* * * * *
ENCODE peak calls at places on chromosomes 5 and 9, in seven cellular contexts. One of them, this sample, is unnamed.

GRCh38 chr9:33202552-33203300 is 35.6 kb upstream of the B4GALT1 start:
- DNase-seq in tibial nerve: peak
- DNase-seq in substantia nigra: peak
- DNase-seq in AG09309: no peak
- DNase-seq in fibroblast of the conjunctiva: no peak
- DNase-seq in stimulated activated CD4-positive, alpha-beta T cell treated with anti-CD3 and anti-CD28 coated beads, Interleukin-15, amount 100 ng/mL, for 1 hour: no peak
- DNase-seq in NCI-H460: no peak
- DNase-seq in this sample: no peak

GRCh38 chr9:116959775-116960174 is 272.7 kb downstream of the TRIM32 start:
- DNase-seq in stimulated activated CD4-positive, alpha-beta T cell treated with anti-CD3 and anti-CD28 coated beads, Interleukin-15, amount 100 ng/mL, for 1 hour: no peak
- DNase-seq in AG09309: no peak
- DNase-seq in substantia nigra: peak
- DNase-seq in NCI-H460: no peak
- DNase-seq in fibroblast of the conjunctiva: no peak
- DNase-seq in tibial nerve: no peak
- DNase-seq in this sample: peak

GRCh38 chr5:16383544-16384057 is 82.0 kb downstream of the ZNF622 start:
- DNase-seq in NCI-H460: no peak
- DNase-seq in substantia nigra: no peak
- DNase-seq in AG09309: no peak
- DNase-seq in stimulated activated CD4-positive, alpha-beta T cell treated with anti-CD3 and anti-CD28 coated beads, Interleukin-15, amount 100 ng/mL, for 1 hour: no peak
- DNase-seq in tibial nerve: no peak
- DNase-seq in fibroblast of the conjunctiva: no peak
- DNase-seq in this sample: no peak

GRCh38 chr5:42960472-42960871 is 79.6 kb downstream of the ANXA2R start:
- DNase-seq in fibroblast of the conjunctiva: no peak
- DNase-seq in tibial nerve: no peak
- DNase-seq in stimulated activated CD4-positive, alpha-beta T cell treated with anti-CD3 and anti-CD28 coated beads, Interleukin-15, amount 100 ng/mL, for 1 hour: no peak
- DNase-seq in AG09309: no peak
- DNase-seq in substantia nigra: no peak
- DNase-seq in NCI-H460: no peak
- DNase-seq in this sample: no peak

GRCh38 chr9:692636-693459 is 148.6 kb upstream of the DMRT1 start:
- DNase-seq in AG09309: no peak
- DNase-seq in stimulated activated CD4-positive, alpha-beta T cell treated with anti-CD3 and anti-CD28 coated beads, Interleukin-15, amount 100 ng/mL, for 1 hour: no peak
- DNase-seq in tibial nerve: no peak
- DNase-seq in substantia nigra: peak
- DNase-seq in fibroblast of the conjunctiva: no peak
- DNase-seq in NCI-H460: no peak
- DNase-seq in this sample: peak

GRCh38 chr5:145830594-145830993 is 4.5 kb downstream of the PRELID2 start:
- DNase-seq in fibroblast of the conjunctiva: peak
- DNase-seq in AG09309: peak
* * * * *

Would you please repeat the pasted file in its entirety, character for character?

ENCODE peak calls at places on chromosomes 5 and 9, in seven cellular contexts. One of them, this sample, is unnamed.

GRCh38 chr9:33202552-33203300 is 35.6 kb upstream of the B4GALT1 start:
- DNase-seq in tibial nerve: peak
- DNase-seq in substantia nigra: peak
- DNase-seq in AG09309: no peak
- DNase-seq in fibroblast of the conjunctiva: no peak
- DNase-seq in stimulated activated CD4-positive, alpha-beta T cell treated with anti-CD3 and anti-CD28 coated beads, Interleukin-15, amount 100 ng/mL, for 1 hour: no peak
- DNase-seq in NCI-H460: no peak
- DNase-seq in this sample: no peak

GRCh38 chr9:116959775-116960174 is 272.7 kb downstream of the TRIM32 start:
- DNase-seq in stimulated activated CD4-positive, alpha-beta T cell treated with anti-CD3 and anti-CD28 coated beads, Interleukin-15, amount 100 ng/mL, for 1 hour: no peak
- DNase-seq in AG09309: no peak
- DNase-seq in substantia nigra: peak
- DNase-seq in NCI-H460: no peak
- DNase-seq in fibroblast of the conjunctiva: no peak
- DNase-seq in tibial nerve: no peak
- DNase-seq in this sample: peak

GRCh38 chr5:16383544-16384057 is 82.0 kb downstream of the ZNF622 start:
- DNase-seq in NCI-H460: no peak
- DNase-seq in substantia nigra: no peak
- DNase-seq in AG09309: no peak
- DNase-seq in stimulated activated CD4-positive, alpha-beta T cell treated with anti-CD3 and anti-CD28 coated beads, Interleukin-15, amount 100 ng/mL, for 1 hour: no peak
- DNase-seq in tibial nerve: no peak
- DNase-seq in fibroblast of the conjunctiva: no peak
- DNase-seq in this sample: no peak

GRCh38 chr5:42960472-42960871 is 79.6 kb downstream of the ANXA2R start:
- DNase-seq in fibroblast of the conjunctiva: no peak
- DNase-seq in tibial nerve: no peak
- DNase-seq in stimulated activated CD4-positive, alpha-beta T cell treated with anti-CD3 and anti-CD28 coated beads, Interleukin-15, amount 100 ng/mL, for 1 hour: no peak
- DNase-seq in AG09309: no peak
- DNase-seq in substantia nigra: no peak
- DNase-seq in NCI-H460: no peak
- DNase-seq in this sample: no peak

GRCh38 chr9:692636-693459 is 148.6 kb upstream of the DMRT1 start:
- DNase-seq in AG09309: no peak
- DNase-seq in stimulated activated CD4-positive, alpha-beta T cell treated with anti-CD3 and anti-CD28 coated beads, Interleukin-15, amount 100 ng/mL, for 1 hour: no peak
- DNase-seq in tibial nerve: no peak
- DNase-seq in substantia nigra: peak
- DNase-seq in fibroblast of the conjunctiva: no peak
- DNase-seq in NCI-H460: no peak
- DNase-seq in this sample: peak

GRCh38 chr5:145830594-145830993 is 4.5 kb downstream of the PRELID2 start:
- DNase-seq in fibroblast of the conjunctiva: peak
- DNase-seq in AG09309: peak